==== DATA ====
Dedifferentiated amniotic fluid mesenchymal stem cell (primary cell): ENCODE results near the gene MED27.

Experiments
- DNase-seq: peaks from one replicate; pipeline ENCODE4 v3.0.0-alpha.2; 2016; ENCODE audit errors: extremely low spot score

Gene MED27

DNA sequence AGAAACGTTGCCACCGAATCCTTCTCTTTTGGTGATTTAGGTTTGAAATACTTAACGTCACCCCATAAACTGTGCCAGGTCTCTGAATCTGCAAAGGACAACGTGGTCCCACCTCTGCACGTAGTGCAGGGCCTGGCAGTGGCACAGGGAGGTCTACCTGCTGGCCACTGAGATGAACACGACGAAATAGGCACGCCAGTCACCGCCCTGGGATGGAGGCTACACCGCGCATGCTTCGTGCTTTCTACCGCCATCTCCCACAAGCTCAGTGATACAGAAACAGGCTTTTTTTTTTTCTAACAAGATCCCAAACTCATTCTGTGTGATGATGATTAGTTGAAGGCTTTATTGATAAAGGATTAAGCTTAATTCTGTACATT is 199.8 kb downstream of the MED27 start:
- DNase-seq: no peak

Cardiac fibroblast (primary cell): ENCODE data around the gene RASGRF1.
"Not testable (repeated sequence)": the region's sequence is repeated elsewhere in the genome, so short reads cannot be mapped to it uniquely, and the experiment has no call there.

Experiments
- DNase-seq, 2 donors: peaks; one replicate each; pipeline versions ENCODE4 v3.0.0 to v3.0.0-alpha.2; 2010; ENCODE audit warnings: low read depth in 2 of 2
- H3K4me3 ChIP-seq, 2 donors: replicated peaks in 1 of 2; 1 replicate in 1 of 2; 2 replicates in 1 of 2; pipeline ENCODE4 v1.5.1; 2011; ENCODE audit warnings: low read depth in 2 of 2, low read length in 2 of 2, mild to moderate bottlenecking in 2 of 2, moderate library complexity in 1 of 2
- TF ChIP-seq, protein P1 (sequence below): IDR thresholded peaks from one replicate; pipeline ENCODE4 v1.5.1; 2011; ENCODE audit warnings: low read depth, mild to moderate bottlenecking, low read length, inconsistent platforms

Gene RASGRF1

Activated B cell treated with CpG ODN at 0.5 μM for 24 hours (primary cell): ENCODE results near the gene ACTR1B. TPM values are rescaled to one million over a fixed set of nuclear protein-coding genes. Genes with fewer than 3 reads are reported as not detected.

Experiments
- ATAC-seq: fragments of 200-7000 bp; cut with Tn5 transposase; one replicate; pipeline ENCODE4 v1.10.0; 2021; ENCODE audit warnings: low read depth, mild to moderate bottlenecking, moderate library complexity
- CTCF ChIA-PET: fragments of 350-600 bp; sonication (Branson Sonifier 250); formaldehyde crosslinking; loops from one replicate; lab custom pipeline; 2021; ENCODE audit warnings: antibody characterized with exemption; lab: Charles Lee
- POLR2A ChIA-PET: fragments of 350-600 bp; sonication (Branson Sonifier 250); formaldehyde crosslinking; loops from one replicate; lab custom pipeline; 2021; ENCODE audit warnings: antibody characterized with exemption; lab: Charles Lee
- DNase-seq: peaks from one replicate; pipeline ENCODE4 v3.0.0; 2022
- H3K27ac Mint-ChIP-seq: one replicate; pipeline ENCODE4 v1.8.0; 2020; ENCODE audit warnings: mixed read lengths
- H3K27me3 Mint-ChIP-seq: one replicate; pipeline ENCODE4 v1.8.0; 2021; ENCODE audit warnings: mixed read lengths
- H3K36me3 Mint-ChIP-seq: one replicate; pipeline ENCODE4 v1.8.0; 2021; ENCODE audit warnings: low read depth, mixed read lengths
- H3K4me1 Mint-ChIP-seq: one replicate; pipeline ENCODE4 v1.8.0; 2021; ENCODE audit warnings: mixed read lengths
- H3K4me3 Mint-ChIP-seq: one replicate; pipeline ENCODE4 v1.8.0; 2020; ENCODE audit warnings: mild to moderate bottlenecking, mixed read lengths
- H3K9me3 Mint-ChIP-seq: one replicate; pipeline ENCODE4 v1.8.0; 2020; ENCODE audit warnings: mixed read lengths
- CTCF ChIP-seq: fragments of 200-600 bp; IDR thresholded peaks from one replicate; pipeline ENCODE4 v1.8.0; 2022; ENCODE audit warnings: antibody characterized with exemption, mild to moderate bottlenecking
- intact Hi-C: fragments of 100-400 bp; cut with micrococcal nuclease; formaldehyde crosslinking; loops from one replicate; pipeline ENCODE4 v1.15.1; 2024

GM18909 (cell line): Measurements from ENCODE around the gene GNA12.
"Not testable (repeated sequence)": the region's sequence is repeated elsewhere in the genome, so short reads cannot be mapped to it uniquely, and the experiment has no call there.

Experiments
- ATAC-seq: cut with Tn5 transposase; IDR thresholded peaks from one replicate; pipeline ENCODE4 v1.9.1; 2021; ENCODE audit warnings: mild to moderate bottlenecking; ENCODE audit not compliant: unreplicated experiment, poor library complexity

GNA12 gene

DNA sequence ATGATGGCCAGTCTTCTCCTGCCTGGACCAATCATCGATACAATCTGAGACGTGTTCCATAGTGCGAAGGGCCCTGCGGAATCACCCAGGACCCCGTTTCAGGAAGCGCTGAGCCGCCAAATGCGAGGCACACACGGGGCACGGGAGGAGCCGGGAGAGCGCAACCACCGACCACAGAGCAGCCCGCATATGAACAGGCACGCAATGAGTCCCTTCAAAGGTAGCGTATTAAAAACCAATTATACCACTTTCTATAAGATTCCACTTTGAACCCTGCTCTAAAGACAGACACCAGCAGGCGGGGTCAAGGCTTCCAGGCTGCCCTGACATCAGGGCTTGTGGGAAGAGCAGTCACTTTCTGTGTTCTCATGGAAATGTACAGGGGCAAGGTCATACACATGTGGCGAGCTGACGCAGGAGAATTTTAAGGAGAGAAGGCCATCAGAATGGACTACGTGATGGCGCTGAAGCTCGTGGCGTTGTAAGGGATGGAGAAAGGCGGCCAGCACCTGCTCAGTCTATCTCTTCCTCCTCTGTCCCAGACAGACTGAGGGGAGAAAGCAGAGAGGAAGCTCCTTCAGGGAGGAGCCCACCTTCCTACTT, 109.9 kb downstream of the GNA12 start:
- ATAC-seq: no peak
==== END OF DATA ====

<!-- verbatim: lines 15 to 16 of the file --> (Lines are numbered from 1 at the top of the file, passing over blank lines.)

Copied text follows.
Experiments
- ATAC-seq: fragments of 200-7000 bp; cut with Tn5 transposase; one replicate; pipeline ENCODE4 v1.10.0; 2021; ENCODE audit warnings: low read depth, mild to moderate bottlenecking, moderate library complexity